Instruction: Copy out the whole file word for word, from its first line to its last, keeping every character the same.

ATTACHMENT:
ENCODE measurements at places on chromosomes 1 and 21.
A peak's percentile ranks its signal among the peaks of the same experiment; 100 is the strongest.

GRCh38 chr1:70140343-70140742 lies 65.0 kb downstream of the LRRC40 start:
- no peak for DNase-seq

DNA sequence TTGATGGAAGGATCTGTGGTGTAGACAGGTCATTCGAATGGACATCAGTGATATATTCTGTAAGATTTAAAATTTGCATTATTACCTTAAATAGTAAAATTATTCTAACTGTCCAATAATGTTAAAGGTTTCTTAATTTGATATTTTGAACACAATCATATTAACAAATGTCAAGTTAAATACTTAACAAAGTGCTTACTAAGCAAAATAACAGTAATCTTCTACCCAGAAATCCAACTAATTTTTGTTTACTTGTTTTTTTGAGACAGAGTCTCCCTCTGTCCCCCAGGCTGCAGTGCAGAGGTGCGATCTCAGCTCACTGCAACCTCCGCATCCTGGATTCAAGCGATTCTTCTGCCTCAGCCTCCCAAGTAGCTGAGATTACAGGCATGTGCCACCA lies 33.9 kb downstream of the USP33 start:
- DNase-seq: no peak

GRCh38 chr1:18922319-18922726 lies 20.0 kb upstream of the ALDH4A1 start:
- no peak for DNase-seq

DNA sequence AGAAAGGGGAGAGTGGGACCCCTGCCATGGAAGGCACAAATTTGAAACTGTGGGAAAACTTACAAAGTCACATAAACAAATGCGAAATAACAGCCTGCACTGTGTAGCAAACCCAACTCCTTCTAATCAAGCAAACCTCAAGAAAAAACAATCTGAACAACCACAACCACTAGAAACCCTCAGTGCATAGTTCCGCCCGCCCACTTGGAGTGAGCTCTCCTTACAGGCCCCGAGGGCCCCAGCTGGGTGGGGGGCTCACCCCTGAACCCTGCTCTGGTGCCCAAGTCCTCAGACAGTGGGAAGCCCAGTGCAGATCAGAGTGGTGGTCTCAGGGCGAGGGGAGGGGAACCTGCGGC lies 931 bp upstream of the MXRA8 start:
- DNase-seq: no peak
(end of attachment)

ENCODE measurements at places on chromosomes 1 and 21.
A peak's percentile ranks its signal among the peaks of the same experiment; 100 is the strongest.

GRCh38 chr1:70140343-70140742 lies 65.0 kb downstream of the LRRC40 start:
- no peak for DNase-seq

DNA sequence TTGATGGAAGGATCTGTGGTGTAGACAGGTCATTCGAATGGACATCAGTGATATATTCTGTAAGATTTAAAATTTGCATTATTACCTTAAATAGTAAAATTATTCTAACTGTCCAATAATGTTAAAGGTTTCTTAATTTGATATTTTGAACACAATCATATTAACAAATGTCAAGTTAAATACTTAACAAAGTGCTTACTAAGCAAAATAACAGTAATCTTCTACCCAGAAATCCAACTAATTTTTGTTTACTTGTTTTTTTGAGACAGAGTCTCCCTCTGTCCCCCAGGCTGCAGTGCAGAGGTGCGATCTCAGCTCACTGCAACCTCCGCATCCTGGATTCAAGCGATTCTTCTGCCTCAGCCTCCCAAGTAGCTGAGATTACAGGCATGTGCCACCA lies 33.9 kb downstream of the USP33 start:
- DNase-seq: no peak

GRCh38 chr1:18922319-18922726 lies 20.0 kb upstream of the ALDH4A1 start:
- no peak for DNase-seq

DNA sequence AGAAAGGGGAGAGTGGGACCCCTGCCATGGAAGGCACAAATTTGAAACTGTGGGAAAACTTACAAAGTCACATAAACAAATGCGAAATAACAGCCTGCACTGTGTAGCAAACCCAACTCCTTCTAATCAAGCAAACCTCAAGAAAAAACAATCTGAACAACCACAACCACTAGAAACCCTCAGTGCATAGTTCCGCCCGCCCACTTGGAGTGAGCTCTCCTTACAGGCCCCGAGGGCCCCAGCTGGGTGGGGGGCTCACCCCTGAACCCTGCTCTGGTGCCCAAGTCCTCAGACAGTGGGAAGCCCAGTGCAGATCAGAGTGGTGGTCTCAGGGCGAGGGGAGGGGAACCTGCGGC lies 931 bp upstream of the MXRA8 start:
- DNase-seq: no peak